Category Archives: Programming

TIL : Capybara and AJAX


# spec/support/wait_for_ajax.rb 
module WaitForAjax 
  def wait_for_ajax 
    Timeout.timeout(Capybara.default_max_wait_time) do
      loop until finished_all_ajax_requests? 

  def finished_all_ajax_requests?

RSpec.configure do |config| 
  config.include WaitForAjax, type: :feature 


click_link "Check validity"
click_link "Create" # if this is a button that depends on "Check validity" to be disabled/enabled, it will have the correct status before the test is executed


TIL : New Structural Elements Added To HTML5

Element Description
<header>  Introduction of “sectioning elements”: an article, a section, the entire document (header page). Typically the header of a Web site that appears on top of each page, or a header of a long <article> or of a long <section>
<footer>  Contains the footer of a site, a long <article>, or a long <section>
<nav>  Section that contains the main navigation links (within the document or to other pages).
<article>  Independent content, which can be individually extracted from the document and syndicated (RSS or equivalent) without penalizing its understanding. Typically a blog post.
<section>  Generic section used to group different articles for different purposes or subjects or to define the different sections of a single article. Generally used with a header.
<time>  Used for marking up times and dates.
<aside>  Section whose content is not necessarily directly related to the main content that surrounds it, but can provide additional information.
<figure>  and <figcaption>  Used to encapsulate a figure as a single item, and contains a caption for the figure, respectively.
<main>  The main element represents the main content of the body of a document or application. The main content area consists of content that is directly related to or expands upon the central topic of a document or central functionality of an application. There can be only one <main> element in a document.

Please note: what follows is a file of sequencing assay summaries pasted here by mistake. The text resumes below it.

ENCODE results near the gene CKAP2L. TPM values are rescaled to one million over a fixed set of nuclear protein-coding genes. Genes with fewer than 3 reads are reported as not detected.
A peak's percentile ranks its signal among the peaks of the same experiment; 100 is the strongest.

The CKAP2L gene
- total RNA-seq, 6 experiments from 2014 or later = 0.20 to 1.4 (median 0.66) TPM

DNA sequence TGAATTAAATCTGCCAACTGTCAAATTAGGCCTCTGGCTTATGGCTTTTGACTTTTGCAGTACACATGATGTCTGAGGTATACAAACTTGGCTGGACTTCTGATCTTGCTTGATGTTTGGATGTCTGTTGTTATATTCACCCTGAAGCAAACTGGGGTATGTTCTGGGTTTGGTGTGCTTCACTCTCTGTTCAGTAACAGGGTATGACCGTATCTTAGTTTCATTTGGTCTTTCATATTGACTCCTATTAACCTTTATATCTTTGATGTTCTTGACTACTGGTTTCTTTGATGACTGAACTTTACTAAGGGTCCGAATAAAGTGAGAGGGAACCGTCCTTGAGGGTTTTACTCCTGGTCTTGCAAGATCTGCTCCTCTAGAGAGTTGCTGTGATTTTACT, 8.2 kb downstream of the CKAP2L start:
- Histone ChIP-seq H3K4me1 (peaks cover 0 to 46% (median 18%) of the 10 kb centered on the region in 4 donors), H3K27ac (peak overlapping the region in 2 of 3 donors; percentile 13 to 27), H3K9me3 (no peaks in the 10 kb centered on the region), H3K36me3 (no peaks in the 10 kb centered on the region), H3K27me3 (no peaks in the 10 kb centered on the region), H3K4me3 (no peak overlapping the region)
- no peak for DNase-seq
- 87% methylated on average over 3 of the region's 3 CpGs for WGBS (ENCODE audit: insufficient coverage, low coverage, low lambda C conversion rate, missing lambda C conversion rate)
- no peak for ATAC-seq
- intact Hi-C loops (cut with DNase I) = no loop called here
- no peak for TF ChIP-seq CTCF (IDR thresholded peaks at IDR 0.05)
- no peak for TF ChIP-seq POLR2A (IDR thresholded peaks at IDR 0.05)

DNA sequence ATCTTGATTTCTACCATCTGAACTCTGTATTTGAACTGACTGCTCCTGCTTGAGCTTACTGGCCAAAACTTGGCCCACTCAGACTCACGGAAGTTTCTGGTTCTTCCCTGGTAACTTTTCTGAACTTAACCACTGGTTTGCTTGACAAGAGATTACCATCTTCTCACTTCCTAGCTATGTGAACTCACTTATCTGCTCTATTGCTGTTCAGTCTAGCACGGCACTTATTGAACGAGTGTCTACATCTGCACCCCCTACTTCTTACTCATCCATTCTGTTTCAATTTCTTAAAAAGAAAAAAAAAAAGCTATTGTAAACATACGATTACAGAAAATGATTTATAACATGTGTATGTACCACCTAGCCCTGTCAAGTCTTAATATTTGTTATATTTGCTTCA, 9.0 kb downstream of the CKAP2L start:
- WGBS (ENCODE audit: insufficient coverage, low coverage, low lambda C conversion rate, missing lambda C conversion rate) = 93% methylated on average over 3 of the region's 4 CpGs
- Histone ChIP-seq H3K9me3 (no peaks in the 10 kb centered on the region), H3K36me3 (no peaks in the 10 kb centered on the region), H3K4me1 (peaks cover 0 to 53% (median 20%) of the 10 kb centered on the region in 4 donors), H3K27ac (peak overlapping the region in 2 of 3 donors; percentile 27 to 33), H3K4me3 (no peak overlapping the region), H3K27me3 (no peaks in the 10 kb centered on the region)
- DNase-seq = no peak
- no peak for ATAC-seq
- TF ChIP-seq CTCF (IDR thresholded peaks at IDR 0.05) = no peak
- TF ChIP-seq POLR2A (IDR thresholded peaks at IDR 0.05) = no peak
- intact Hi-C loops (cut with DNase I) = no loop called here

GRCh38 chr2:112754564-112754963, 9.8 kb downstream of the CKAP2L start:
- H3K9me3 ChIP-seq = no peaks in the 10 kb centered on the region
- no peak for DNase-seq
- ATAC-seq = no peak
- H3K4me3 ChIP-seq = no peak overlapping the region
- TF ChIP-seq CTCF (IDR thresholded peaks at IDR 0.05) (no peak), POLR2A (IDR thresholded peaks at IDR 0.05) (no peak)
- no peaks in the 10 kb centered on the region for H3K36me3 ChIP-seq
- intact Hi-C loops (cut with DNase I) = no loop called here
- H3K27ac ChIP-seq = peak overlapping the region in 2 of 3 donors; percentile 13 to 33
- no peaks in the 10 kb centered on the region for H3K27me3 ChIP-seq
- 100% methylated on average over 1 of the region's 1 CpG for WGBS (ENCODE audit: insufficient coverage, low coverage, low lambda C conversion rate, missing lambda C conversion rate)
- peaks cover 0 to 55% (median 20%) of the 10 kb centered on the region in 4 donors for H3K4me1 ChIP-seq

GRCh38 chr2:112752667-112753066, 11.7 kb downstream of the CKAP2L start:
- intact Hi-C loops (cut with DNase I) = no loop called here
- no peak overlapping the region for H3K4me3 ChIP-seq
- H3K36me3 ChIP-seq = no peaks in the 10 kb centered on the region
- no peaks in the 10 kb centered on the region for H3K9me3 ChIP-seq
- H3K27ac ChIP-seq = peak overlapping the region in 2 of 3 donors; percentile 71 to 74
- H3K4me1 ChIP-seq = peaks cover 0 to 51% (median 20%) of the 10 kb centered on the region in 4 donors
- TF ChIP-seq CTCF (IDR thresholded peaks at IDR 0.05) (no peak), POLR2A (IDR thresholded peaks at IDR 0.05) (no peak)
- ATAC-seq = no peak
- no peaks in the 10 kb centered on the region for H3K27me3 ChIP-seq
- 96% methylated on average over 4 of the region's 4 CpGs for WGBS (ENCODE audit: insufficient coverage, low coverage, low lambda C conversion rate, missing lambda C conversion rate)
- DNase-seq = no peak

Source : edX Course “HTML5 Part 1: HTML5 Coding Essentials and Best Practices

Avoid Over-engineering!

  • Never build beyond the application requirements at the time you are writing the code.
  • If you do not have concrete requirements, don’t write any code.
  • Don’t jump to a model prematurely; there are often simple ways, such as using Booleans and denormalization, to avoid using adding additional models.
  • If there is no user interface for adding, removing, or managing data, there is no need for a model. A denormalized column populated by a hash or array of possi- ble values is fine.

source : Rails AntiPatterns : Best Practice Ruby On Rails Refactoring – by Chad Pytel and Tamer Saleh 

On Optimizations

A half century of software engineering says that you should write the code first and worry about making it faster only if it is too slow. Donald Knuth is right: Premature optimization is the root of all evil. Don’t let a little bit of insight into your Ruby implementation blind you to this fundamental truth. Your Ruby was fast enough yesterday, before you started poking around in its innards. It is still fast enough.

– Eloquent Ruby, Russ Olsen

TIL : AngularJS, binding to a list of checkbox values

html :

<label ng-repeat="fruitName in fruits">
  ng-checked="selection.indexOf(fruitName) > -1"
> {{fruitName}}

controller :

app.controller('SimpleArrayCtrl', ['$scope', function SimpleArrayCtrl($scope) {
  // fruits
  $scope.fruits = ['apple', 'orange', 'pear', 'naartjie'];

  // selected fruits
  $scope.selection = ['apple', 'pear'];

  // toggle selection for a given fruit by name
  $scope.toggleSelection = function toggleSelection(fruitName) {
    var idx = $scope.selection.indexOf(fruitName);

    // is currently selected
    if (idx > -1) {
      $scope.selection.splice(idx, 1);

    // is newly selected
    else {